A team of researchers at Indiana University, using a three-dimensional cell culture method, has successfully transformed mouse embryonic stem cells into key structures of the inner ear.
In the study, reported in the journal Nature, Prof Eri Hashino and his colleagues were able to coax stem cells to develop into inner-ear sensory epithelia – containing hair cells, supporting cells and neurons – that detect sound, head movements and gravity.
“Previous attempts to ‘grow’ inner-ear hair cells in standard cell culture systems have worked poorly in part because necessary cues to develop hair bundles are lacking in the flat cell-culture dish. But the team determined that the cells needed to be suspended as aggregates in a specialized culture medium, which provided an environment more like that found in the body during early development,” Dr Hashino said.
The scientists mimicked the early development process with a precisely timed use of several small molecules that prompted the stem cells to differentiate, from one stage to the next, into precursors of the inner ear.
“But the 3D suspension also provided important mechanical cues, such as the tension from the pull of cells on each other,” said study first author Dr Karl Koehler.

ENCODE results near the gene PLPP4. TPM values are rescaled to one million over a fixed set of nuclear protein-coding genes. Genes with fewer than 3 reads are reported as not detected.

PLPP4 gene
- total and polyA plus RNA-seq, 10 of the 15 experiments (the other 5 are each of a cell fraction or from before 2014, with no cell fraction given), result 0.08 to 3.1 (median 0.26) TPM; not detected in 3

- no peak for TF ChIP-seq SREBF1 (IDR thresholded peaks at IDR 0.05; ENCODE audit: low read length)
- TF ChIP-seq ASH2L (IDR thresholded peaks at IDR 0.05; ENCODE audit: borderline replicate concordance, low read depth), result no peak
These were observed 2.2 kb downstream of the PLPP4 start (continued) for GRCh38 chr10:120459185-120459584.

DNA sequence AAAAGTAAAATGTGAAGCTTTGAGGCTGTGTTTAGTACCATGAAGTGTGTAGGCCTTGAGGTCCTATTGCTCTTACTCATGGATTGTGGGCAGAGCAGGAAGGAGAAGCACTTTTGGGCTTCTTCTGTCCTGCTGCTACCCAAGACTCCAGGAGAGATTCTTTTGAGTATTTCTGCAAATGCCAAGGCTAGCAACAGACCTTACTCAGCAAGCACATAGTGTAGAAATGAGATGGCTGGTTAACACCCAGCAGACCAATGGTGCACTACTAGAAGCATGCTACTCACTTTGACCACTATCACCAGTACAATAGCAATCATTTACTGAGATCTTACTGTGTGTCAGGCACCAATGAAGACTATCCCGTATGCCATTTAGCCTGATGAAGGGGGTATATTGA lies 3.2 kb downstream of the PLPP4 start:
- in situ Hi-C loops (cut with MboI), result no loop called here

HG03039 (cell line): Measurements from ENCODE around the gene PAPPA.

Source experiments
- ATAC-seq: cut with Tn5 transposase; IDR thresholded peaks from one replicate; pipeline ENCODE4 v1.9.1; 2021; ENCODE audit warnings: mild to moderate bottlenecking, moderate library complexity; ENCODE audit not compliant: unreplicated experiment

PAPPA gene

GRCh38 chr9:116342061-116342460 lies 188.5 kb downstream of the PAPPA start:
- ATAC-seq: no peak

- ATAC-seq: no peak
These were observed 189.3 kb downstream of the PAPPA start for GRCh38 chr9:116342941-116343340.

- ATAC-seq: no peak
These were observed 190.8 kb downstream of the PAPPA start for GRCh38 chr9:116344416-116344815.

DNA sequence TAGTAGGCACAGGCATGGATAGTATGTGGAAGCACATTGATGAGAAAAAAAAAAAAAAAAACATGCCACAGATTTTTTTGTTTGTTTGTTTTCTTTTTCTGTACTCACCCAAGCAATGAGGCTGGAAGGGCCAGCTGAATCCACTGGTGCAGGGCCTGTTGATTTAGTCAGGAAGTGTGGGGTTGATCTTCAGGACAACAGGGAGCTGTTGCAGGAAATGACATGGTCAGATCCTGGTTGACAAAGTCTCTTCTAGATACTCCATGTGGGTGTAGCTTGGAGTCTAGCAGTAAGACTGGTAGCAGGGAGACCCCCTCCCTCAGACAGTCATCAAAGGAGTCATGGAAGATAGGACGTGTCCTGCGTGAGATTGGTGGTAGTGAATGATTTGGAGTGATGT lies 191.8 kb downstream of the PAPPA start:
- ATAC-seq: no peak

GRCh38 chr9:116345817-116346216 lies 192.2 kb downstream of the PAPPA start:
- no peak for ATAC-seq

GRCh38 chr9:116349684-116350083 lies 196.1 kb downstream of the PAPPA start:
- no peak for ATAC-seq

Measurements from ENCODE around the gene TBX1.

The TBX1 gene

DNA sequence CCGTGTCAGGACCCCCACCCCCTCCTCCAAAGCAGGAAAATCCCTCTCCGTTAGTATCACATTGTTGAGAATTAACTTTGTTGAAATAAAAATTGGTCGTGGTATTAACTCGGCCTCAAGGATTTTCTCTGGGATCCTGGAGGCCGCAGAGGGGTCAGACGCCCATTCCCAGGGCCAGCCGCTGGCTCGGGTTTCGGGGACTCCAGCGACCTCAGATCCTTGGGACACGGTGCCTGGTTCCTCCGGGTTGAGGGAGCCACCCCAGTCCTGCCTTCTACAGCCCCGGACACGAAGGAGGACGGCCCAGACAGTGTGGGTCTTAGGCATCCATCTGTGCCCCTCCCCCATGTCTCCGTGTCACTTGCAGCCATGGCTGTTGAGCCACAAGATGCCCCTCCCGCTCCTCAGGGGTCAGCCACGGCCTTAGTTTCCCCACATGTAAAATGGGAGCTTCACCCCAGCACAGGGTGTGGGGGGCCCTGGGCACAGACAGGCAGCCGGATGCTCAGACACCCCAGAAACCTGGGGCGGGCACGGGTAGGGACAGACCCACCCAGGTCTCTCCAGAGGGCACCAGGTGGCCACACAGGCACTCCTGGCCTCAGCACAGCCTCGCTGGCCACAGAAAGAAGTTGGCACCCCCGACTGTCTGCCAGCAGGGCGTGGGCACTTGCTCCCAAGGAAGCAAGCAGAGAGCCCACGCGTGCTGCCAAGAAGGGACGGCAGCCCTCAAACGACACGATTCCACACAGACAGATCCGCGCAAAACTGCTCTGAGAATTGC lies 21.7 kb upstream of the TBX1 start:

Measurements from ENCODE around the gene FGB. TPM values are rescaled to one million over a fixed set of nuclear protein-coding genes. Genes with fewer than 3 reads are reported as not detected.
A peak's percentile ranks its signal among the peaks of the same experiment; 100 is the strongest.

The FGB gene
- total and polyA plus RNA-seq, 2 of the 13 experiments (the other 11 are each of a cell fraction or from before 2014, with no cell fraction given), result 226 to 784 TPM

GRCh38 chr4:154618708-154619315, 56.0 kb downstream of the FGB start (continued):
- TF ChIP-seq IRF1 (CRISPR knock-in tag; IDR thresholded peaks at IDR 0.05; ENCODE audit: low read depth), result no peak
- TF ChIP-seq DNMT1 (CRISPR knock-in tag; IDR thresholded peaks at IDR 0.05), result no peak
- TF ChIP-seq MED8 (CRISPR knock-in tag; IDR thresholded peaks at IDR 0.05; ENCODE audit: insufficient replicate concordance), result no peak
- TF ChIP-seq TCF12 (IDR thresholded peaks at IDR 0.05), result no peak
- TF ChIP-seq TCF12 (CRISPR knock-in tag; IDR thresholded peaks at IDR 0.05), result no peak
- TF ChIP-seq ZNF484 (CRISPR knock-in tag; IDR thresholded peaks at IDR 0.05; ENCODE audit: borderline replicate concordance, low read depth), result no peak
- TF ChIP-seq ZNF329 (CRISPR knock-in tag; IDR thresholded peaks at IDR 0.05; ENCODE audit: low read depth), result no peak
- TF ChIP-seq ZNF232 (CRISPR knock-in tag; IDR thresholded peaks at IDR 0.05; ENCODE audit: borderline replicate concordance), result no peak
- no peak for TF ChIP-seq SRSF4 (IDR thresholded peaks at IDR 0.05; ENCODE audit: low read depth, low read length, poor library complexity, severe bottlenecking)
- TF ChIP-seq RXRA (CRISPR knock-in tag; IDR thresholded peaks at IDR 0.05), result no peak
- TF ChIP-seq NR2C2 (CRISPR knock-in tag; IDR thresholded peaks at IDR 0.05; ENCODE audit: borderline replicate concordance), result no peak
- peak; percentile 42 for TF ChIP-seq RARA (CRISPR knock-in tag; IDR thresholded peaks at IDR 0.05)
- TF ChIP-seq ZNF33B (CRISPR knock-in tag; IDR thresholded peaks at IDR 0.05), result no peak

“The 3D culture allows the cells to self-organize into complex tissues using mechanical cues that are found during embryonic development.”
“We were surprised to see that once stem cells are guided to become inner-ear precursors and placed in 3-D culture, these cells behave as if they knew not only how to become different cell types in the inner ear, but also how to self-organize into a pattern remarkably similar to the native inner ear. Our initial goal was to make inner-ear precursors in culture, but when we did testing we found thousands of hair cells in a culture dish,” Dr Hashino added.
Testing proved that those hair cells generated from stem cells were functional, and were the type that sense gravity and motion. Moreover, neurons like those that normally link the inner-ear cells to the brain had also developed in the cell culture and were connected to the hair cells.
The discovery provides new insights into the sensory organ’s developmental process and sets the stage for laboratory models of disease, drug discovery and potential treatments for hearing loss and balance disorders.
Bibliographic information: Karl Koehler et al. Generation of inner ear sensory epithelia from pluripotent stem cells in 3D culture. Nature, published online July10, 2013; doi: 10.1038/nature12298